Find Out Which Wheel is Right for Your JeepPosted in How To: Wheels Tires on May 29, 2015
Few upgrades make the same visual statement on your Jeep as your selection of tires and wheels. Determining which wheel material and construction to run isn’t always straightforward though. There are a number of factors to consider, including cost, strength, weight, aesthetics, diameter, width, and backspacing. The order of importance might vary from person to person, but those are usually the deciding factors when shopping for new wheels.
Steel wheels have been used on Jeeps since they were spelled with a lowercase “j.” The biggest benefits of steel wheels are that they are inexpensive and strong. You can grind a steel wheel up against a rock and the only thing you typically have to worry about is cutting yourself, not whether or not it still holds air. Should you manage to bend a steel wheel, it can typically be beaten back into shape with a hammer. Also, reinforcing rings can be easily welded on to the circumference of the wheel to strengthen it.
Steel wheels are stamped, and as a result, they are typically thinner than a comparable aluminum wheel, making brake fitment easier in tight applications. Steel wheels come in a variety of diameters (up to 17 inches), widths, and backspacing options, although their style choices are limited to whether you want spokes or round holes and black or white or chrome finish. If there is a downside to steel wheels, it is that they are heavy. A typical steel wheel weighs approximately 20 percent more than a similar-sized cast-aluminum wheel.
The price gap between cast-aluminum and steel wheels has closed in recent years, with aluminum wheels offered in far more styles and sizes than steel wheels. While rivets and bolts have become popular accessories, they are generally cosmetic, and nearly all cast-aluminum wheels use one-piece construction for strength and simplicity. The downside of cast-aluminum, when compared to steel, is that when subjected to hard impacts, aluminum will break rather than bend. In either case, the wheel will need to be replaced, but it is easier to limp off the trail with a bent steel wheel than a cracked aluminum one.
Cast-aluminum wheels are formed by pouring molten aluminum into a mold and machining the surface of the wheel into specification. The liquid aluminum can be poured into the mold directly (gravity cast) or under pressure (low-pressure casting), with the advantage of low-pressure-cast wheel being a more consistent density, thus increasing strength. Cast-aluminum wheels are generally lighter than a comparably sized steel wheel. Weight might not seem like a huge consideration on a Jeep with 1-ton axles and 40-inch-tall tires that is used on the trail, but lighter rolling stock (the combination of the tire and wheel) will improve acceleration and braking and decrease the likelihood of breaking axle components.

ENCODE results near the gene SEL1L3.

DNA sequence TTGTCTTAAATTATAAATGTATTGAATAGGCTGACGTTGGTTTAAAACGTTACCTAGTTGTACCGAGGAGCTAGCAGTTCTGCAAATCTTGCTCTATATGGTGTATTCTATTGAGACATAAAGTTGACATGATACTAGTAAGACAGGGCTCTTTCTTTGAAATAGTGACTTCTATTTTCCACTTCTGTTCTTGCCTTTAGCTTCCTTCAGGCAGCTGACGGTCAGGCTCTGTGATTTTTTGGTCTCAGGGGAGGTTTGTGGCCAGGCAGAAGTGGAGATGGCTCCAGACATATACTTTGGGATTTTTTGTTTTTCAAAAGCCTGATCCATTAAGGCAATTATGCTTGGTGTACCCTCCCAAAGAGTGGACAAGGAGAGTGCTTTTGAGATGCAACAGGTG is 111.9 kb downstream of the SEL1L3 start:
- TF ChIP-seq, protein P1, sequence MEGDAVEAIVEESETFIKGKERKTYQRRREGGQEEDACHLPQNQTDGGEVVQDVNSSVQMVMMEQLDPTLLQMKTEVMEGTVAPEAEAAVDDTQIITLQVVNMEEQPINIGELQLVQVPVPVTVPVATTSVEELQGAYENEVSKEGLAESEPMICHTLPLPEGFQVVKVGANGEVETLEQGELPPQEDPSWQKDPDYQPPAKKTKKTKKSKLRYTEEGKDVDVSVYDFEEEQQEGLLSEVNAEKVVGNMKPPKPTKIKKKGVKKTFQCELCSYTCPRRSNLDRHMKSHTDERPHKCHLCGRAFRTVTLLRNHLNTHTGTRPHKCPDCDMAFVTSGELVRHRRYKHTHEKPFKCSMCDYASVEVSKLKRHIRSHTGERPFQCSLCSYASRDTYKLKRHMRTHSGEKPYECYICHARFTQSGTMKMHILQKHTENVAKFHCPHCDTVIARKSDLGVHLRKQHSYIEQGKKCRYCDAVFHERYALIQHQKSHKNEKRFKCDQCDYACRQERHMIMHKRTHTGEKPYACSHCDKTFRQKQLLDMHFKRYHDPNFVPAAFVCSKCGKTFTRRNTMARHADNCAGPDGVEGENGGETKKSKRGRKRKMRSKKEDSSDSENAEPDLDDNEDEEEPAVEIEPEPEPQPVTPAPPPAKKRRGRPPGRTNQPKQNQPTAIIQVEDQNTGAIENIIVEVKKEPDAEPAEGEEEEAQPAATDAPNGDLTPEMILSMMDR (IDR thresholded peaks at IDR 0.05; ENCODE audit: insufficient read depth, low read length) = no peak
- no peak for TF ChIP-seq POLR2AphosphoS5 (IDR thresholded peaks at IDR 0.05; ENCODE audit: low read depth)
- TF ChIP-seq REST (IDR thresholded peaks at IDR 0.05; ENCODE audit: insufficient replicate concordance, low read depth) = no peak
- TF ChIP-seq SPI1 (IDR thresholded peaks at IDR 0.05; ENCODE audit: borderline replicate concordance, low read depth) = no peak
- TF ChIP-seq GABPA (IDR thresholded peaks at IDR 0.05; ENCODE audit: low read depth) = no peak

Forged wheels are both lighter and stronger than either cast-aluminum or steel, and if they do become damaged, they bend and can typically still limp off the trail to be repaired once you return home. So why don’t we see more forged-aluminum wheels on Jeeps? The downside to forged wheels is that they are diffcult to manufacture, and as result, they expensive. Forged wheels are also less common than cast-aluminum wheels. Both Weld and Centerline offer a full line of forged wheels, while other manufacturers such as Raceline and Fuel have both forged and cast-aluminum wheel offerings.
Forged wheels start out as a large mass of aluminum that is formed between two dies, resulting in a density and grain structure that is stronger than a cast-aluminum wheel. Additionally, most cast wheels are constructed from A-356 aluminum, which is only about 60 percent as strong as the 6000-series alloys used for forged wheels. Forged wheels can be either hot forged, which is a faster, easier process, or cold forged, which is the strongest but most expensive, manufacturing technique.
Are Beadlocks Right for You?
Beadlock wheels are available in steel, cast aluminum, and forged aluminum. They can be manufactured as a beadlock from inception or retrofitted onto an existing wheel. Beadlocks also look really cool, which explains the number of faux beadlock wheels on the market. The advantage of actual beadlocks is that they to physically clamp the tire bead to the wheel and allow you to run single-digit air pressures on your Jeep. This provides improved floatation in the sand and snow and allows the tire to conform to rocks and other obstacles on the trail. Just like any other specialized piece of equipment, from locking differentials to winches, beadlock wheels require more maintenance than a standard wheel. They are also often not legal for use on public roads. The bolts should be retorqued after every wheeling trip and replaced if they are damaged or broken.